A few weeks ago, while driving back from Florida to Savannah on I-95, I had a need for a caffeine fix. You know how these things are – those long drives on straight, fast highways often require some extra stimulation.
Jamie reached over to her trusty Iphone, and used one of the apps (Road Ninja? Yelp?) and found the nearest exit with a Starbucks, and the exact location. Combined with the trusty Google Maps app, we easily found it in a somewhat hidden strip center, and headed on down the road. Those billboards and blue directory signs were completely unnecessary.
The Road Ninja App
The experience got me to thinking about how one of our precious rules of retailing is quickly becoming irrelevant. The rule? Location, location, location.
That’s right – the sacred mantra of real estate that states what the 3 most important characteristics for success are.
First – a brief history of real estate. First, you had to be near water. Then, you had to be near rail. Then, you had to be near a busy road. That brings us to today. Like I said – brief.
We’ve held to the notion of the importance of location for obvious reasons. If you’re in the retailing business, for example, you want people to see your business, and know that it’s there. Whether or not someone stops when they see it immediately is irrelevant – the key is that your presence has been fixed in their brain. When they want to visit, they’ll know where to go, because they see it or pass by it often.
In the days when people primarily got around on foot or streetcar, this led to commercial strips, main streets and neighborhood centers at important stops on the route. In the switch to cars, it led to every retailer wanting to locate on the busy commercial highway strips, so that drivers could see their stores. Even in the revival of main-street style retail and urban retailing, the presence of cars going by has been critical. It’s a key factor why so many of us decry pedestrian malls – their lack of car traffic drastically reduces the number of “eyes on the stores”, and thereby reduces the customers. Result: businesses don’t want to locate there. This is the case whether it’s a grocery store, a drugstore, or a coffee shop. Businesses simply need visbility.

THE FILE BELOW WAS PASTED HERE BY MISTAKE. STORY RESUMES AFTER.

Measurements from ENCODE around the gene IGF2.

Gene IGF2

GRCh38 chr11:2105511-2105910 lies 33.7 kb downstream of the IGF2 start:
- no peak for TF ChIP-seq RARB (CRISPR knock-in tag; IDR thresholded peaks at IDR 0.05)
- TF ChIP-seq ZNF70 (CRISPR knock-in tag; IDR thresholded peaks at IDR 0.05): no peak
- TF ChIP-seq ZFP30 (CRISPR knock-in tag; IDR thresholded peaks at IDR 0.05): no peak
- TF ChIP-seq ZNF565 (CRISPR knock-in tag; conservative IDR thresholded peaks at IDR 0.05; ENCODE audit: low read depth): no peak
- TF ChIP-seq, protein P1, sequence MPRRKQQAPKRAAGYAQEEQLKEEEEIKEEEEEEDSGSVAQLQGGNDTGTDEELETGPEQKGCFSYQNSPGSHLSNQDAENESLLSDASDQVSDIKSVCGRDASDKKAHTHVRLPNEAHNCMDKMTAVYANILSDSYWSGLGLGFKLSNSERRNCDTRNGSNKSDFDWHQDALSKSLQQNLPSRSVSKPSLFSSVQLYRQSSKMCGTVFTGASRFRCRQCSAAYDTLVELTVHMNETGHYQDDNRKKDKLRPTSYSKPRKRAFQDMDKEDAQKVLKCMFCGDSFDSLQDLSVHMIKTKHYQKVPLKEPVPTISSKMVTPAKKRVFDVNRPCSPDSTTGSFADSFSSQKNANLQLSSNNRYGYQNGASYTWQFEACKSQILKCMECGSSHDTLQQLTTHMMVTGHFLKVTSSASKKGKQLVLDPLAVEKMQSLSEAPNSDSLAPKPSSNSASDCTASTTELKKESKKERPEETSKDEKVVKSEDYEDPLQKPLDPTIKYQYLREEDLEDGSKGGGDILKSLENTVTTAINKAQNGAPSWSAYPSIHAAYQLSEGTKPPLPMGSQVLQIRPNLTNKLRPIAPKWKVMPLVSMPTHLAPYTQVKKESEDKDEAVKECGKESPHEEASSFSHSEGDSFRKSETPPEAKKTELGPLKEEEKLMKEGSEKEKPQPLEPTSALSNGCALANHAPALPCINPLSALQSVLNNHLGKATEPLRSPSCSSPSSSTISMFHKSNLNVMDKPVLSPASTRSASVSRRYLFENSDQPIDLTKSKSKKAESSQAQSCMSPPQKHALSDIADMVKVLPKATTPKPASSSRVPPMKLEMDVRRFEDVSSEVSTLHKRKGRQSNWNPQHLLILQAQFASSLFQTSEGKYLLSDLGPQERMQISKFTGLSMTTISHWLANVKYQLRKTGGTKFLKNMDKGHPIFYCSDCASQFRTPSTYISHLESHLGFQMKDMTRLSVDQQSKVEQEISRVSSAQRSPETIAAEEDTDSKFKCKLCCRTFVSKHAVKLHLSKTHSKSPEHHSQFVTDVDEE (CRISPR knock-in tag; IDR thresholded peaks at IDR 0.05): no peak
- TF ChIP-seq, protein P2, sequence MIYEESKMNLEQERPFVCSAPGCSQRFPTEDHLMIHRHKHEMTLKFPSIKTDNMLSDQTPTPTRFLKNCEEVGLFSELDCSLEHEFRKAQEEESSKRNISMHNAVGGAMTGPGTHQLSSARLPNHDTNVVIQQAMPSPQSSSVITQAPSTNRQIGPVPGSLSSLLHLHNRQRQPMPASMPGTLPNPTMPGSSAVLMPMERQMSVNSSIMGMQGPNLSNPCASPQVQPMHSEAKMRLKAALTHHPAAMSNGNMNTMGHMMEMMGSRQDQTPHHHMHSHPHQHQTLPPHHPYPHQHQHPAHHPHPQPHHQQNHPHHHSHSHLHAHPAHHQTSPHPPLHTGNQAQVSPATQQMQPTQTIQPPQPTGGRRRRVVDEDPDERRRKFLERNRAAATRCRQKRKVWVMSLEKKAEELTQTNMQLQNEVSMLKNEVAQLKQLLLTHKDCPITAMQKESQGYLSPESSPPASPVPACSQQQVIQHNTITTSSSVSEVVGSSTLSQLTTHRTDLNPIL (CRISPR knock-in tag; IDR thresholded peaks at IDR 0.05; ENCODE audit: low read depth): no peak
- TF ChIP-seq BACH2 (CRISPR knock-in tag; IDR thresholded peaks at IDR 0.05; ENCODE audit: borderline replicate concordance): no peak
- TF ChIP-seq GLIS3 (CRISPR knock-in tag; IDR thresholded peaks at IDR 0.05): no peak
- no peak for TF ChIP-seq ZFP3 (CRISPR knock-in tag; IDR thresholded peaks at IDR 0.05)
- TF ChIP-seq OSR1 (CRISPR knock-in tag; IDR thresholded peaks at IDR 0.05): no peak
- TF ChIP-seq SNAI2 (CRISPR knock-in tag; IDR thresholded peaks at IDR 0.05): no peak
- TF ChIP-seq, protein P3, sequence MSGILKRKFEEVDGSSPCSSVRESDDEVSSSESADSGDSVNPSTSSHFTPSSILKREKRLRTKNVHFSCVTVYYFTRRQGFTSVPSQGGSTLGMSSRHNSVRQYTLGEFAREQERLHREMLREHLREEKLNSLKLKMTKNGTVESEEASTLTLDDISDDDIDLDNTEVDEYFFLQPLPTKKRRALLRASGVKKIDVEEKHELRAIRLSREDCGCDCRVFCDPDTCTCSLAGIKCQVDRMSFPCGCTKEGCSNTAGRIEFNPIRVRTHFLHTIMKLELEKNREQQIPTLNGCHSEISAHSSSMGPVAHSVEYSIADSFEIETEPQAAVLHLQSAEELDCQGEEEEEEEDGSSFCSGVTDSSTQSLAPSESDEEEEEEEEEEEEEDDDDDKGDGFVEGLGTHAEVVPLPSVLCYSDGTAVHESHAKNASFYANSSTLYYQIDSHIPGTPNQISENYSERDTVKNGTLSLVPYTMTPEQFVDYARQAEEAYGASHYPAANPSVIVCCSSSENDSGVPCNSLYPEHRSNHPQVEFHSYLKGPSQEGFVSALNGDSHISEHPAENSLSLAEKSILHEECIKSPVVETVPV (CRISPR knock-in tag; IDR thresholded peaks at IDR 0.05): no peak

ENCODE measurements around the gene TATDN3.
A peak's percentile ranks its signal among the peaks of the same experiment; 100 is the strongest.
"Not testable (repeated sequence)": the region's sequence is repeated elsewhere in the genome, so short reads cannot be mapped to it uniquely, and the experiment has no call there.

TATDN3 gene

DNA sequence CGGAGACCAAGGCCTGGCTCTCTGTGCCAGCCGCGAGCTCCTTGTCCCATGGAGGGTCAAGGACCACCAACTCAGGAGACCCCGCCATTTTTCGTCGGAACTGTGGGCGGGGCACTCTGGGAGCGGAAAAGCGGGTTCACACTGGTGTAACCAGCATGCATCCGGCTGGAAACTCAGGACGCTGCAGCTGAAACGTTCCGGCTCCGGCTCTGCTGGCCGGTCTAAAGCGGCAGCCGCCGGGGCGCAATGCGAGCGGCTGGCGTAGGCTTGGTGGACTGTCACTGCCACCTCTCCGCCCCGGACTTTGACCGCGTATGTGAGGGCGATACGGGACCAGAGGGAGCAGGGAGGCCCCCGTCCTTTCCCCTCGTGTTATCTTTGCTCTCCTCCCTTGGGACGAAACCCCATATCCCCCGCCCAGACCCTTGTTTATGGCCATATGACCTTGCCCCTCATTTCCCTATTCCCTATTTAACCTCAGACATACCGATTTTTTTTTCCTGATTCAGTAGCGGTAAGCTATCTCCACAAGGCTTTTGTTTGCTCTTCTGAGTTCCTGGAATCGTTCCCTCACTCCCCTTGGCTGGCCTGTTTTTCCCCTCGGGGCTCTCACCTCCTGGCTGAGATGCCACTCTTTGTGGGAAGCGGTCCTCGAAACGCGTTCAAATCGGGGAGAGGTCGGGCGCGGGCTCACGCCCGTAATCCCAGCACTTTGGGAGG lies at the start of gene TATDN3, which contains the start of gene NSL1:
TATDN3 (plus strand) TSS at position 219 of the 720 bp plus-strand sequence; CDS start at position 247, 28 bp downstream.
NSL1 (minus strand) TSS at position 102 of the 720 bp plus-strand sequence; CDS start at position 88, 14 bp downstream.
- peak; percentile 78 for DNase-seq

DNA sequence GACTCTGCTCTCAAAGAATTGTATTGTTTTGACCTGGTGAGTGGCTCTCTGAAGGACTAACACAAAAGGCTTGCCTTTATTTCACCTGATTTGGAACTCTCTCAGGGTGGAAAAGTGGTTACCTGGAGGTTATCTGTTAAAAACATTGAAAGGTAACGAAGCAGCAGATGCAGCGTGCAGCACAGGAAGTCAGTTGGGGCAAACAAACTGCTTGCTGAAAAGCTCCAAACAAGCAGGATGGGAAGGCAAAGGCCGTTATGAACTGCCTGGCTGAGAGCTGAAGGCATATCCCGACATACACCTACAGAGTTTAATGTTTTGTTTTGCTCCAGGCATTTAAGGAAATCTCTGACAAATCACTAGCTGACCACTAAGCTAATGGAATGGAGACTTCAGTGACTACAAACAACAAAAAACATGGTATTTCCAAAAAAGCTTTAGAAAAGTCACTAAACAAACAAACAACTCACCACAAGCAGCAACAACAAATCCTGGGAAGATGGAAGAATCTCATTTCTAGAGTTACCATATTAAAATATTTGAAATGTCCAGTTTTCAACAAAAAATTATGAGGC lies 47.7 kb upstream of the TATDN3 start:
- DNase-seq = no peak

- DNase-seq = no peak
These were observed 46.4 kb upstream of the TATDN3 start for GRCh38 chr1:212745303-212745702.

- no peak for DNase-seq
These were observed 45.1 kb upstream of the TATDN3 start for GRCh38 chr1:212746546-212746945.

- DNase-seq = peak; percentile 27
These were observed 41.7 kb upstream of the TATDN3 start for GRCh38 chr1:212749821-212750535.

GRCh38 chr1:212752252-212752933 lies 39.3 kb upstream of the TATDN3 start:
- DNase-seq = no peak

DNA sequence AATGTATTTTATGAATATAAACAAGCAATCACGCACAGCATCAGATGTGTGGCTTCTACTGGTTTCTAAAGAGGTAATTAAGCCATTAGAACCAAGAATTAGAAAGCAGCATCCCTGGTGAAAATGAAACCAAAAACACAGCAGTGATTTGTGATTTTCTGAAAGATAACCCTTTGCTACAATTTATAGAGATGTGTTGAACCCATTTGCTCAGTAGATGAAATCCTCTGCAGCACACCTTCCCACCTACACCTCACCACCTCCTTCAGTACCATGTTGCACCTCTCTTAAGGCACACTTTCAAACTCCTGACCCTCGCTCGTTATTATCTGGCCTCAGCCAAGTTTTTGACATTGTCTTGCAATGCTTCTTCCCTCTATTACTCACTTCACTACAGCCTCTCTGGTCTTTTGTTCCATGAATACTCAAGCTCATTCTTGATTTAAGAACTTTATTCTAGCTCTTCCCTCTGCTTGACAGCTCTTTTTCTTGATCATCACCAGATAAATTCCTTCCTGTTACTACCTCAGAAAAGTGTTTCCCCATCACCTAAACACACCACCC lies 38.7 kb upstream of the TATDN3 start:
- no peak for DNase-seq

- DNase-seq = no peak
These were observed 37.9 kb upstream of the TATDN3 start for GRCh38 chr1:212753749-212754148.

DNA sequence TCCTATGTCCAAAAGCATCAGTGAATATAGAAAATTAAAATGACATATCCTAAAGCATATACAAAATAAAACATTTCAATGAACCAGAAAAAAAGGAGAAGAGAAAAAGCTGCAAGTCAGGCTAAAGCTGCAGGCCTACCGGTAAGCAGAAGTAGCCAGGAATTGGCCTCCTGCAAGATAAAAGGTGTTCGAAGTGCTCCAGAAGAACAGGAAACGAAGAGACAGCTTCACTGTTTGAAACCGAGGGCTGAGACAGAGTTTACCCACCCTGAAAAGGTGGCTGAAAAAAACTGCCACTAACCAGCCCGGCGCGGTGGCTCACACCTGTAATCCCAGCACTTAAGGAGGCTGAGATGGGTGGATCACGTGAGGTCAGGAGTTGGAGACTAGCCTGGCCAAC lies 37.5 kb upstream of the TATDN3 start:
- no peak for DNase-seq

Or so we thought.
That world that we’ve all become familiar with in planning and development appears to be on the verge of turning upside-down. In the new world of commerce, every business drives people to their stores with Facebook pages, reviews on Yelp and Urbanspoon, and specials via Twitter. A plethora of smart phone apps can easily lead you to any category of business. Food trucks in many cities even change their locations daily, and tweet them to their thousands of followers.
I no longer need to walk or drive by a business to know it’s there – I simply need to access its location on my phone, and follow the GPS-enabled map to get there.
The real question is – how will I know how to find Dairy Queen? (hint: use the Find DQ app) No, of course the real question is how will this technological change impact how we use our cities and towns, and how real estate is valued? That’s clearly two questions, but if you read this far, you know how they are related.
If a business knows that it can reach its customer base through phone apps, Twitter, etc, will they really care much about their exact location? Does Groupon drive more people to your business then being on a busy street, or near an anchor store?
These questions are un-answerable right now, but it’s unequivocal that the changes taking place will be profound. Savvy entrepreneurs will soon be able to make “B” and “C” locations in conventional terms work far better than they ever did in the past. In fact, some are already doing this.
What will feel more pain – the commercial strip that needs drive-by traffic, or the main street that relies on heavy pedestrian traffic?
Play futurist for a minute – how do you see this affecting your life? Do you have a favorite new business that you follow more on social media than because it’s on a busy street?